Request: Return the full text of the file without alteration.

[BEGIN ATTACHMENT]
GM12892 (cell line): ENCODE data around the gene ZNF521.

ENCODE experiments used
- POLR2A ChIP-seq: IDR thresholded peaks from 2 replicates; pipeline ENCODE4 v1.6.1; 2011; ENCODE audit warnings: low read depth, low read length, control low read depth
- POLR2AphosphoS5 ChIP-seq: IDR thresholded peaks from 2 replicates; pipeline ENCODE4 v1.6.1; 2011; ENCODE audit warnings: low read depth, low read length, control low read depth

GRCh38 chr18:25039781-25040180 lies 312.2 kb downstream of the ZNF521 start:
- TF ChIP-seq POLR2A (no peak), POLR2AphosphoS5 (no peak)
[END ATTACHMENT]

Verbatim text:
GM12892 (cell line): ENCODE data around the gene ZNF521.

ENCODE experiments used
- POLR2A ChIP-seq: IDR thresholded peaks from 2 replicates; pipeline ENCODE4 v1.6.1; 2011; ENCODE audit warnings: low read depth, low read length, control low read depth
- POLR2AphosphoS5 ChIP-seq: IDR thresholded peaks from 2 replicates; pipeline ENCODE4 v1.6.1; 2011; ENCODE audit warnings: low read depth, low read length, control low read depth

GRCh38 chr18:25039781-25040180 lies 312.2 kb downstream of the ZNF521 start:
- TF ChIP-seq POLR2A (no peak), POLR2AphosphoS5 (no peak)